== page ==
0soyoung

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At what temp do deciduous tress decide to wake up? I understand that species are different and that there even differences within species.
In general, they 'wake up' when temperatures rise above 40F/5C or so.

However, many temperate species and all alpine ones have a bud chill requirement that must be satisfied first. For example, consider the case of a tree that requires 1,008 hours of accumulated chilling time. Were it in an environment where the temperatures stayed below 40F/5C continuously, buds would break as soon as the temperature rises above 40F/5C. Nothing happens if at some time before that the trees were taken out of cold storage, say, and exposed to temperatures above 40F/5C. On the other hand if the trees stay cold for 6 weeks and then experiences a 'thaw' for a few weeks before a last cold snap happens, your trees 'didin't pay attention to the calendar' - they broke bud, leafed out and got severely frostbitten; possibly killed.

Suppose one lives in a climate where the winter temperature drops below 40F/5C only overnight so that only 8 hours of chilling occurs each day, on average. It will then take three times as many calendar days, 18 weeks or 3.5 months, to accumulate the chilling hours and only after those 3.5 months will buds will break.

Then, of course, one may be in a climate that doesn't produce the required chilling time. As the temperatures warm and daylight hours lengthen, some buds may break, but growth will be weak and the tree will loose vigor and ultimately dies within a few similar seasons.

Chilling hours are well known only for a few important lumbering species such as Douglas fir that requires at least 1750 chilling hours. I have several and live in a Douglas fir forest. I have many Japanese maples; they appear to have a chilling time requirement short of 1,000 hours. Indeed this varies by cultivar. A.p. "Orange Dream" is always the first to leaf out in my collection; a.p. "Higasayama" is later. I have many, some deciduous and some evergreen that all appear to have different vernalization requirements before they bloom. I also have 'early blooming' azaleas that don't require much, if any, vernalization and they are blooming now, right on schedule. Since these are evergreens and not very frost hardy, I believe that they sense the passage of the winter solstice like tropical trees do. That would mean they really are calendar readers, but I'm guessing now.
 
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Never heard of chilling hours before. Interesting. Is there resources on known times for this?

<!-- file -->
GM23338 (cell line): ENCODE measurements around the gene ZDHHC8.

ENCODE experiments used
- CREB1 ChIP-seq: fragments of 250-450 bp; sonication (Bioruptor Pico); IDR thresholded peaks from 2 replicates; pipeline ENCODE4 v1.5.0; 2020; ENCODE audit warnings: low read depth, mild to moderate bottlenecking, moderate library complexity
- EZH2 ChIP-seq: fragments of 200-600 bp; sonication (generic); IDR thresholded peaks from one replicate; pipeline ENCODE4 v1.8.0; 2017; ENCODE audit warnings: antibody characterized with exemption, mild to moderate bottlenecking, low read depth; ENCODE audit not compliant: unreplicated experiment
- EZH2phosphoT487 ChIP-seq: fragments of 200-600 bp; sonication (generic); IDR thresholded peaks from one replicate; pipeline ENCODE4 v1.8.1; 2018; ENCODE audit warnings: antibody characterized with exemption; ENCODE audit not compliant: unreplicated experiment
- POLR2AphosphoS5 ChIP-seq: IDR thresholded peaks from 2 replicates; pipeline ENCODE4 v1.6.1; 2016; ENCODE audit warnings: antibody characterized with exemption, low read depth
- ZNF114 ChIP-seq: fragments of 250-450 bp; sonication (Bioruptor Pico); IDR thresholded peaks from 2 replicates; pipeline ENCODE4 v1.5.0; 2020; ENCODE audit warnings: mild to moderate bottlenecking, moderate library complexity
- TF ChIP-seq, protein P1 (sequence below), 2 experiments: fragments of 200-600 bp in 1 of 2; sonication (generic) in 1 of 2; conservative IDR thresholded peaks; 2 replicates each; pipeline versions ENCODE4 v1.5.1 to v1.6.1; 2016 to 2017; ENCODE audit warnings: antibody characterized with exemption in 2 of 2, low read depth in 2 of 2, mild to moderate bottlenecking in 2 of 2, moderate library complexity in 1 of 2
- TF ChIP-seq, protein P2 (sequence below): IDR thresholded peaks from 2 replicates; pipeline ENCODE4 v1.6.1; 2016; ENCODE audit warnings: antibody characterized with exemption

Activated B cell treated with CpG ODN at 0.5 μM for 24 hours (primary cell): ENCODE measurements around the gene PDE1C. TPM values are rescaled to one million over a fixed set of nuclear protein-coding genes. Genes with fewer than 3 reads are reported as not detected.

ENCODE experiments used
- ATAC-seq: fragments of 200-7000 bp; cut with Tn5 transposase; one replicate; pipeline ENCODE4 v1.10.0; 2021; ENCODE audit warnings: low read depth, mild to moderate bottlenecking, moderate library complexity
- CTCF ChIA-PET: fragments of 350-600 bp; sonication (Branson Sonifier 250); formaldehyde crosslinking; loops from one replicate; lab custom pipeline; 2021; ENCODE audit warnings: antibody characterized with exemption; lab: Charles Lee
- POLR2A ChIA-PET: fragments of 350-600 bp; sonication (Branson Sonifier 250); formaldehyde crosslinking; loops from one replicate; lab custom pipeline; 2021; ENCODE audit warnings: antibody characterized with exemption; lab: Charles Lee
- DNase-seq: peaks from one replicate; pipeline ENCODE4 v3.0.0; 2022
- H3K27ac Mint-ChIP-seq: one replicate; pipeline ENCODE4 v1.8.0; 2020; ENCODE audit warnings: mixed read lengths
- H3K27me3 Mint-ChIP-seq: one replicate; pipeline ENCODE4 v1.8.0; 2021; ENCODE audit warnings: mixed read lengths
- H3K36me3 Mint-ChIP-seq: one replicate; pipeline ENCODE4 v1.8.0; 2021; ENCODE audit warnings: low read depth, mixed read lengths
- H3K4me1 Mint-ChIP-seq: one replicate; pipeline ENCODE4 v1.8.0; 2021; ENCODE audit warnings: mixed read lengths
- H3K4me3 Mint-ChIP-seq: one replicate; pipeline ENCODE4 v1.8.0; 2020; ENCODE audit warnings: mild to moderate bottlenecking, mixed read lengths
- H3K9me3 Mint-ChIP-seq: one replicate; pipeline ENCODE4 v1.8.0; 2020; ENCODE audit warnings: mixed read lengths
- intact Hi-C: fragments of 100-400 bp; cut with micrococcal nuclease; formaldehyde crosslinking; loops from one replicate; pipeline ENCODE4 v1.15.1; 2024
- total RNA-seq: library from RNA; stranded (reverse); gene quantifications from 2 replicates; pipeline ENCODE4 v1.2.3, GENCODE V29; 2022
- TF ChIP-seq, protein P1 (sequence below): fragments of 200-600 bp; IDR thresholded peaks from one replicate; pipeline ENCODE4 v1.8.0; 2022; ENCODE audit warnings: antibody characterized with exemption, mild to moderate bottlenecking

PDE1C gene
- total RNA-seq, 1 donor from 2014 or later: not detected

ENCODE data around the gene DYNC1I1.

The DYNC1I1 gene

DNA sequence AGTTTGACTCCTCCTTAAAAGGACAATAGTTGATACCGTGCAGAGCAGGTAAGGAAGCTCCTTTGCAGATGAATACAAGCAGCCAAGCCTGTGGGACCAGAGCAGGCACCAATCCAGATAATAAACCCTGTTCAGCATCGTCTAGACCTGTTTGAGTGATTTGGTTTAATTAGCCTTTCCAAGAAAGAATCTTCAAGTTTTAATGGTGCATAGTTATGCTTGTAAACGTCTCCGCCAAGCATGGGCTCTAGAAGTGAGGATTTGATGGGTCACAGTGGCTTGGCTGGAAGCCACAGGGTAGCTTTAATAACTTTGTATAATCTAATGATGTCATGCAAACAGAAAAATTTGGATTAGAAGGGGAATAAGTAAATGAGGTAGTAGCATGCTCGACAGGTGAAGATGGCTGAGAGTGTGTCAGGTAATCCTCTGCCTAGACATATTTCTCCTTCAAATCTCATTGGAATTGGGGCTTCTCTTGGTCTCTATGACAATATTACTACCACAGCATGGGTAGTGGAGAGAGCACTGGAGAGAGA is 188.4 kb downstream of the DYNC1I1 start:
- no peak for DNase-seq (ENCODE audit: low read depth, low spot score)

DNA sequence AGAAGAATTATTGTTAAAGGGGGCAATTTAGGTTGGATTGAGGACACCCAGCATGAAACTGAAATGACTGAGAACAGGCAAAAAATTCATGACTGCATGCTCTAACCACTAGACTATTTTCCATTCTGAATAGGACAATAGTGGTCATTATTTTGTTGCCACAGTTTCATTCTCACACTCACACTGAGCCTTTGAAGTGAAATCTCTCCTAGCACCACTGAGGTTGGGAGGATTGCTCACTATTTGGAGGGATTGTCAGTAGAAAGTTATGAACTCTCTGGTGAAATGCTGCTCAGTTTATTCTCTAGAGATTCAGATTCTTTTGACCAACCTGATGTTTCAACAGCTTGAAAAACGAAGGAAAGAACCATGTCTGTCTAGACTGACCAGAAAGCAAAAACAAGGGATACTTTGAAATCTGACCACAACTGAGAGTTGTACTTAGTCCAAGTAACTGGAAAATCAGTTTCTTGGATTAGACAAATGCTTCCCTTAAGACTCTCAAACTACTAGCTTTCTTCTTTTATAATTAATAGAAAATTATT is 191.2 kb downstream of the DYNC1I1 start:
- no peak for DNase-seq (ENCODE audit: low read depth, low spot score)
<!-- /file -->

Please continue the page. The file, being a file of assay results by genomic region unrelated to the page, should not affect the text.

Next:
Smoke

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....I wonder if plants stress out when a woman goes into labor prematurely?
 

0soyoung

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Never heard of chilling hours before. Interesting. Is there resources on known times for this?
I haven't found one as a reference tabulation.
It appears that people didn't think much about it until Waerhauser experienced a colossal failure of a Douglas fir plantation in Monterey, CA (see/Google "Failure of Grafted Douglas-Fir Planted at Monterey, Calif.", "Modeling the Effects of Winter Environment on Dormancy Release of Douglas-fir" to start). It is being more closely scrutinized in forestry research now. I occasionally spend a few weeks Googling (usually Google Scholar) and perusing papers that aren't behind a paywall. But for me it came down to finding a tidbit on one species I have, watching how it and other species I have behave while keeping track of the accumulation of chilling hours though the winter. I got lazy though and left it as a non-quantitative exercise that tuned me into how my 55 species in almost 100 varieties deal with my winters. So I am no real help - just a trouble maker.

Of course, one could buy a bunch of seedlings put them in plastic bags with damp paper/sphagnum, say, and periodically remove them from your refrigerator for a few days to see if they break bud (put them back and repeat until they do). Count the hours days in the frig until they break bud = chilling time requirement. It is how the professional researchers do it (college research assistants, for the most part). It is similar to what amateur seed growing enthusiasts do with seeds (i.e., stratification).
 
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Cadillactaste

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I lost my weeping redbud in the landscape over our wacky winter last year. The local nursery lost many trees as well. We can't do a darn thing about it...just keep chugging along. Hope we end up seeing some winter so they can have a longer dormancy. We all know a tree kept indoors without a dormancy period weakens.
 

coachspinks

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The long term forecast for the metro Atlanta area shows overnight temps near 20 for 2 straight nights early next week. As Dav said, winter isn't over yet.